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Jeff Bezos' journey to newspaper magnate: Q&A with author Brad Stone

August 06, 2013|By Hector Tobar

That’s a good question. I don’t know. I haven’t thought about it in quite that way. In most of his other investments, it really has been because he sees financial opportunities for innovation. He’s passionate about entrepreneurs. When he met Larry Page and Sergey Brin in 1998, he was enamored of their stubbornness and the fact that they didn’t want to put advertisements on the front page of Google. And he bet on them. Often times he makes decisions because he believes in the entrepreneurs. If you saw his letter on Washington Post.com, he said he’s known Don Graham for a decade and that there’s no finer man. So clearly they have a relationship as well. So he might be making an investment on Don Graham and his management team and figuring that with a little extra bit of runway he can turn around the newspaper.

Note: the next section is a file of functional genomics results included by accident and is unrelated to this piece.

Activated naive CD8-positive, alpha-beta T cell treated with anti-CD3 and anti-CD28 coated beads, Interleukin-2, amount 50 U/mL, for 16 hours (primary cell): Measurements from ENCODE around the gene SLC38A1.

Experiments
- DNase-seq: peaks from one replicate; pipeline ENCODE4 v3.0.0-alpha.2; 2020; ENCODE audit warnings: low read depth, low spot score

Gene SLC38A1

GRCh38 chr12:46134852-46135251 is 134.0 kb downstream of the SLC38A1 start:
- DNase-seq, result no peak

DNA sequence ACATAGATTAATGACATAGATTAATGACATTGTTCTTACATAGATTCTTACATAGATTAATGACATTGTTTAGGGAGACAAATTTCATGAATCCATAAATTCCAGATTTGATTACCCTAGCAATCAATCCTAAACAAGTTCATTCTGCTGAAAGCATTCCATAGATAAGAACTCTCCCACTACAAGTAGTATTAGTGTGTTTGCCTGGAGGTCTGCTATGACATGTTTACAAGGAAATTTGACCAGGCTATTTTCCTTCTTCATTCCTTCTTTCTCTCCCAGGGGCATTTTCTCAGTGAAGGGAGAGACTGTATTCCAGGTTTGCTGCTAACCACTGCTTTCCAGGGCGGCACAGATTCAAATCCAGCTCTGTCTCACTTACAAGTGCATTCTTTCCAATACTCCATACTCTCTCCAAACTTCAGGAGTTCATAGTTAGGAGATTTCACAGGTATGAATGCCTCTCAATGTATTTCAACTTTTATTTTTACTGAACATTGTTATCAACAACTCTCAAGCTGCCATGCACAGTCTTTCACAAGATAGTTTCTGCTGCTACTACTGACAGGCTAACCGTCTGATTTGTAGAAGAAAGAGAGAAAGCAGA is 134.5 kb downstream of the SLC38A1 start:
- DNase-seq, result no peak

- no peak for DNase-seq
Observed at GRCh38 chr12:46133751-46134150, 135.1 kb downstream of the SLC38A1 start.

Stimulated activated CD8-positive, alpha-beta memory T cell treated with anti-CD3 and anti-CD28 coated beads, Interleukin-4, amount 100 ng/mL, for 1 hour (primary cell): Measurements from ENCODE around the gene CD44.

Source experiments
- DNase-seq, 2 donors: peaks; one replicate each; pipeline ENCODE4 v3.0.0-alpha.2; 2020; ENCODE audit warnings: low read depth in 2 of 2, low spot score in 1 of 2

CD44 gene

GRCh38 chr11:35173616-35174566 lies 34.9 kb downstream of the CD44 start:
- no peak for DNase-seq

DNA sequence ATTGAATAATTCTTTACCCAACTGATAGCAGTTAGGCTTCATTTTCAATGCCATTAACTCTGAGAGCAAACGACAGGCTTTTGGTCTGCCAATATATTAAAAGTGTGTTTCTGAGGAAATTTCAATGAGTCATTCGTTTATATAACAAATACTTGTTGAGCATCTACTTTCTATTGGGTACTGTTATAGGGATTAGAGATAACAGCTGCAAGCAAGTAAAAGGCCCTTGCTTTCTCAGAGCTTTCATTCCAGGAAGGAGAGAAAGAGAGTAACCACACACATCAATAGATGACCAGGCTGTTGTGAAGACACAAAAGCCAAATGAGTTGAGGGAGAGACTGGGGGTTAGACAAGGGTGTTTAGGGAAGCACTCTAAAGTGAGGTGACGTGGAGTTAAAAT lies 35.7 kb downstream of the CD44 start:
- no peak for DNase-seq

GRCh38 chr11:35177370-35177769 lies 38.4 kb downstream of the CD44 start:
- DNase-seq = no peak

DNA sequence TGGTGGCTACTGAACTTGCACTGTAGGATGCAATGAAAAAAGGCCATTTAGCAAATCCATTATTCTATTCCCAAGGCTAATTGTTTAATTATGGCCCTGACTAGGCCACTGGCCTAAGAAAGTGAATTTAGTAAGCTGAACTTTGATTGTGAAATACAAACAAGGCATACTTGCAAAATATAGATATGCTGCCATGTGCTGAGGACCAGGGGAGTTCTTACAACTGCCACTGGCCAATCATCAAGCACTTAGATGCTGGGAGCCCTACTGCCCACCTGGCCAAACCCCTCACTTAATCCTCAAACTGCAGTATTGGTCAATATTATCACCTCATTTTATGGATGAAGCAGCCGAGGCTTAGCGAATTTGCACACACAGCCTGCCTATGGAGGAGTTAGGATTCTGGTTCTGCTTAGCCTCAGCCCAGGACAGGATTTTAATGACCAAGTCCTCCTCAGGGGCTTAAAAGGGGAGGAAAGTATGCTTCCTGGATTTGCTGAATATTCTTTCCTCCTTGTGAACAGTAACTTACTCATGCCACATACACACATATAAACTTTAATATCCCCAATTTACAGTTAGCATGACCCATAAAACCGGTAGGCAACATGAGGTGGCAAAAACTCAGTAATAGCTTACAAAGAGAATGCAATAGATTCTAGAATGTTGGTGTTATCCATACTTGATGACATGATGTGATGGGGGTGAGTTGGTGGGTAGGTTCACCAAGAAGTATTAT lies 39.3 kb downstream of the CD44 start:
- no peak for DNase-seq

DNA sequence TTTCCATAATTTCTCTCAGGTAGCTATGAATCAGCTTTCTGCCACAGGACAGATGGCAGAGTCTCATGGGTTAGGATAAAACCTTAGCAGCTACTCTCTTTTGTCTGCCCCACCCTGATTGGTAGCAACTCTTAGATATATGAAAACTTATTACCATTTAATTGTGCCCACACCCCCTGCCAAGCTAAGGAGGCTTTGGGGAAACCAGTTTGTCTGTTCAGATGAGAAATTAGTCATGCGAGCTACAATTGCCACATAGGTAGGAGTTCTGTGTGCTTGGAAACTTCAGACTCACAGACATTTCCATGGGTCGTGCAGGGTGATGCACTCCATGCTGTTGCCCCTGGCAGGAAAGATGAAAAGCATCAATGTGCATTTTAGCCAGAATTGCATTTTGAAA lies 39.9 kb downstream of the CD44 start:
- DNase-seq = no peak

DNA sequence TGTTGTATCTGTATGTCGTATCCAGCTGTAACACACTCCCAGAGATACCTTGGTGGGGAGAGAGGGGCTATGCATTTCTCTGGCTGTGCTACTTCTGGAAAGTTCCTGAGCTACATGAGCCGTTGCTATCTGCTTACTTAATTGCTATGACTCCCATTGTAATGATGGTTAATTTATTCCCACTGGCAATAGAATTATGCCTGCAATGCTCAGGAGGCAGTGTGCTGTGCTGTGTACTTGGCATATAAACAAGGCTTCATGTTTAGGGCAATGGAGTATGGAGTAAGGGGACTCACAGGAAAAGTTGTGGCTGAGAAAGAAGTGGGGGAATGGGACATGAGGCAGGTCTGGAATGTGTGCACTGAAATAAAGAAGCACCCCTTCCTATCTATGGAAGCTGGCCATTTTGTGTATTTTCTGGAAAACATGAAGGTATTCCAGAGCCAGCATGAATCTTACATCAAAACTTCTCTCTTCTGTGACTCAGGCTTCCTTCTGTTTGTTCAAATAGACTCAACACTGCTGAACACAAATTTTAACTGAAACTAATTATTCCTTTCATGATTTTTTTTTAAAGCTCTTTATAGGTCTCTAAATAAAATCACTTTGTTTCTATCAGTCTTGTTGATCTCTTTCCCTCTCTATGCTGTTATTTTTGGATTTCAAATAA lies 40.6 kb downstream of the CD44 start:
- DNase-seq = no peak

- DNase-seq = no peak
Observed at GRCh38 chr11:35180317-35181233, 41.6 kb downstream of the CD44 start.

So were you surprised by the announcement?

I’ve been covering Amazon for at least 14 years. I was very surprised. Jeff has basically shown an interest in investing in new business models and new technologies.  Where he has invested in the media it’s been in properties like Business Insider, the blog. Or Next Door, which is a local social network, where you’re getting a fundamentally different relationship between writer and reader. And you’re using technology to find readers in new ways.

These companies have none of the old, associated costs of the older newspapers, like the pension obligations. Helping to spark a renaissance in a 136-year-old newspaper is not something I thought he would be doing.

hector.tobar@latimes.com

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